Festival Authors

Hover over or click on an author’s photo to read their bio.

2024 Headliners

Critically acclaimed novelist Chris Bohjalian uses his gripping fiction to explore contemporary social issues and how they play out in the lives of ordinary people, as well as to shed light on some of the most important moments in history. His writing delves into such topics as domestic violence, global climate change, gender identity, genocide, adultery, animal rights, adoption, homelessness, mental illness, and human trafficking with equal facility. He is the #1 New York Times bestselling author of some two-dozen books, and his work has been translated into over 35 languages.

Marlon James was born in Jamaica in 1970. He is the author of the New York Times-bestseller Black Leopard, Red Wolf, which was a finalist for the National Book Award for fiction in 2019. His novel A Brief History of Seven Killings won the 2015 Man Booker Prize. It was also a finalist for the National Book Critics Circle Award and won the OCM Bocas Prize for Caribbean Literature for fiction, the Anisfield-Wolf Book Award for fiction, and the Minnesota Book Award. James is also the author of The Book of Night Women, which won the 2010 Dayton Literary Peace Prize and the Minnesota Book Award, and was a finalist for the 2010 National Book Critics Circle Award in fiction and an NAACP Image Award. His first novel, John Crow’s Devil, was a finalist for the Los Angeles Times Book Prize for first fiction and the Commonwealth Writers’ Prize, and was a New York Times Editors’ Choice. 

Beth Macy is a journalist who writes about outsiders and underdogs. Her writing has won more than two dozen national journalism awards, including a Nieman Fellowship for Journalism at Harvard, a J. Anthony Lukas Prize for Factory Man, and an L.A. Times Book Prize for Dopesick, which was made into a Peabody Award-winning series for Hulu starring Michael Keaton. All four of her books, including her second book, Truevine, were instant New York Times bestsellers. Her newest book is Raising Lazarus. She lives in Roanoke, Virginia, with her husband, Tom, and Mavis, their rescue mutt.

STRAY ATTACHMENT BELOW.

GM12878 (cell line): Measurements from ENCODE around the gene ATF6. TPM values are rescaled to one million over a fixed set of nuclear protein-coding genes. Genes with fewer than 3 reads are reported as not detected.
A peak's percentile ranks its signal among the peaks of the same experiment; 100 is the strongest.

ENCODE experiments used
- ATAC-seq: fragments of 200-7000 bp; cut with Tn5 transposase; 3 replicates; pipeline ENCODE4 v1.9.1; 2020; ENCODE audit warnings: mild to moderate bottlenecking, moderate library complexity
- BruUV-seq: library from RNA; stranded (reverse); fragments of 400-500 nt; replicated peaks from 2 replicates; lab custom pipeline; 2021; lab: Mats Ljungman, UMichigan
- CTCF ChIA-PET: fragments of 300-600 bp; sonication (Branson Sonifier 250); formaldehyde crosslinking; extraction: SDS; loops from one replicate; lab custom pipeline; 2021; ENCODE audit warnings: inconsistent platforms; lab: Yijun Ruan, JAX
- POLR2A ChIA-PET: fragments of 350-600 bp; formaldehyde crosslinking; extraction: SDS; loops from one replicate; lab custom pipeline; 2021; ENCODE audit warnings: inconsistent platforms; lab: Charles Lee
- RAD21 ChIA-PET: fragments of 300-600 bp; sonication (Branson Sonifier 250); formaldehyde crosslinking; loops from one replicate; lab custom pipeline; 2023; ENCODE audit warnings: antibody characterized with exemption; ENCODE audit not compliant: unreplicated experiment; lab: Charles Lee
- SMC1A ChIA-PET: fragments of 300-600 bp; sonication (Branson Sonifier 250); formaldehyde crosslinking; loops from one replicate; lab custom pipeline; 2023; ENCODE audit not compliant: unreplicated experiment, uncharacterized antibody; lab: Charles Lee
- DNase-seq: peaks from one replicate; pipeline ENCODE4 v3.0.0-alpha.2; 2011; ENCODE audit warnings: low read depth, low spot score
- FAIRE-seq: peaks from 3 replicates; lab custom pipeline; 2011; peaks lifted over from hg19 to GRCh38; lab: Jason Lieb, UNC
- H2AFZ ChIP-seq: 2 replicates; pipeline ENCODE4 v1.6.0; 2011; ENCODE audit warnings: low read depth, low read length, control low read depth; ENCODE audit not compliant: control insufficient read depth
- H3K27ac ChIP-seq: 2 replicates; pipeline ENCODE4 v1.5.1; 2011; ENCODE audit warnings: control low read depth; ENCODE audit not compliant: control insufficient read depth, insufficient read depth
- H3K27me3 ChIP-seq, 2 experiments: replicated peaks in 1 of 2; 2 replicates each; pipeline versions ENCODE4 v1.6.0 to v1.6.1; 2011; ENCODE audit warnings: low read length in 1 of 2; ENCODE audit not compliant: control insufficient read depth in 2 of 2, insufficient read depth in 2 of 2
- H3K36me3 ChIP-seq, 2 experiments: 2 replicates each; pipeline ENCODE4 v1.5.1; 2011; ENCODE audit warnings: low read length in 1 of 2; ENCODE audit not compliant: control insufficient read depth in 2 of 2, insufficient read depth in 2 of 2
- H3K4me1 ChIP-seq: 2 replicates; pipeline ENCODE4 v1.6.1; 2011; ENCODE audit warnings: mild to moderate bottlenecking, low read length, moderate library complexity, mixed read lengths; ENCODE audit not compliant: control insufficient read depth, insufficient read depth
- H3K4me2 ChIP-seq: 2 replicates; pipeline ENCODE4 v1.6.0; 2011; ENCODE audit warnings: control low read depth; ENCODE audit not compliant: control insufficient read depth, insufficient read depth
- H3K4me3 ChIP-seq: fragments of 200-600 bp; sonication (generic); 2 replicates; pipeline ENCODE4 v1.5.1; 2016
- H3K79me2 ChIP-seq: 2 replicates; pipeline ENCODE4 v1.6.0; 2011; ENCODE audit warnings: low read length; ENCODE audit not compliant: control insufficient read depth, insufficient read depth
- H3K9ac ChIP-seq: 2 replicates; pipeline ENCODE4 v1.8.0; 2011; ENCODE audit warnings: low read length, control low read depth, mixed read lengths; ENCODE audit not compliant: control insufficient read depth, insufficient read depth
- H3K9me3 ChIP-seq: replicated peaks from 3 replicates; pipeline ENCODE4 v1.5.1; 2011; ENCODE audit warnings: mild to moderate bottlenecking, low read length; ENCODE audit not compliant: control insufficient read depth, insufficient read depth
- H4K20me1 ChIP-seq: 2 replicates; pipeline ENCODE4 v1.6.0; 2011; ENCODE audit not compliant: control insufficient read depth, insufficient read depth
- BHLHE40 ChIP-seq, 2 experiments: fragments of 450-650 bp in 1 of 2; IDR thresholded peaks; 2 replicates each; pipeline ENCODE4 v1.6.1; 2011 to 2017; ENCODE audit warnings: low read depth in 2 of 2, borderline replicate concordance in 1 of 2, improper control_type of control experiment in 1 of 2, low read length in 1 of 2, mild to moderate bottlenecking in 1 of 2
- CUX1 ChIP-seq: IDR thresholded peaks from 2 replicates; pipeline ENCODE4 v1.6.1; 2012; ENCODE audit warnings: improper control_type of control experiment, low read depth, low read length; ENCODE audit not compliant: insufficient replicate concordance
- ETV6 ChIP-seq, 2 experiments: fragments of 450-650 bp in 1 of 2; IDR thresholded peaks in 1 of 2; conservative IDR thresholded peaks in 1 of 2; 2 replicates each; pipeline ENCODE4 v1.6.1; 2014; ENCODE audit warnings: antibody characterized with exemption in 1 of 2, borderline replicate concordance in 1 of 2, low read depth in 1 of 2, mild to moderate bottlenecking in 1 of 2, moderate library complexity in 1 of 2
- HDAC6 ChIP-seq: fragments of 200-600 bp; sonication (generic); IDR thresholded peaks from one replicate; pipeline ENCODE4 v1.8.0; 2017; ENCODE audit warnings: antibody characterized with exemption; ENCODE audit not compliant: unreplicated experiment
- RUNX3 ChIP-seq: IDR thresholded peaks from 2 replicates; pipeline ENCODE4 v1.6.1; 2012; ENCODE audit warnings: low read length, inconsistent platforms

Anthony Award-nominated E.A. Aymar’s thriller, No Home for Killers, was published to praise from the New York Times, Kirkus, the South Florida Sun-Sentinel, and was an instant Amazon Bestseller. His previous thriller, They’re Gone, received rave reviews in Publishers Weekly, Kirkus (starred), and was named one of the best books of 2020 by the South Florida Sun-Sentinel. He is a former member of the national board of the International Thriller Writers and is an active member of Crime Writers of Color and Sisters in Crime. He runs the DC Noir at the Bar series, was born in Panama and now lives and writes in, and generally about, the DC/MD/VA triangle. His newest thriller is When She Left. 

Michelle Brafman is a writer and teacher. Her debut novel, Washing the Dead, was included in Book Riot’s list of 100 must-read books about women and religion. Her second book, Bertrand Court, features stories that have won numerous awards including a Special Mention in the Pushcart Prize Anthology. Her newest novel is Swimming with Ghosts. Michelle teaches fiction writing at the Johns Hopkins MA in Writing program and also founded the Glen Echo Workshops where she leads monthly multi-genre workshops and teaches summer college essay writing classes.

Nana Ekua Brew-Hammond is the editor of RELATIONS: An Anthology of African and Diaspora Voices of which Kirkus Reviews said in a starred review “This smart, generous collection is a true gift.” She is also the author of the children’s picture book BLUE: A History of the Color as Deep as the Sea and as Wide as the Sky, illustrated by Caldecott Honor Artist Daniel Minter. BLUE was honored with the 2023 NCTE Orbis Pictus Award® recognizing excellence in the writing of non-fiction for children, included on the Texas Bluebonnet Award Master List, and nominated for an NAACP Image Award. Brew-Hammond also wrote the young adult novel Powder Necklace, which Publishers Weekly called “a winning debut.” Every month, Brew-Hammond co-leads a writing fellowship whose mission is to write light into darkness. 

Edward Cahill is Professor of English at Fordham University. He is the author of Liberty of the Imagination: Aesthetic Theory, Literary Form and Politics in the United States. Disorderly Men is his first novel.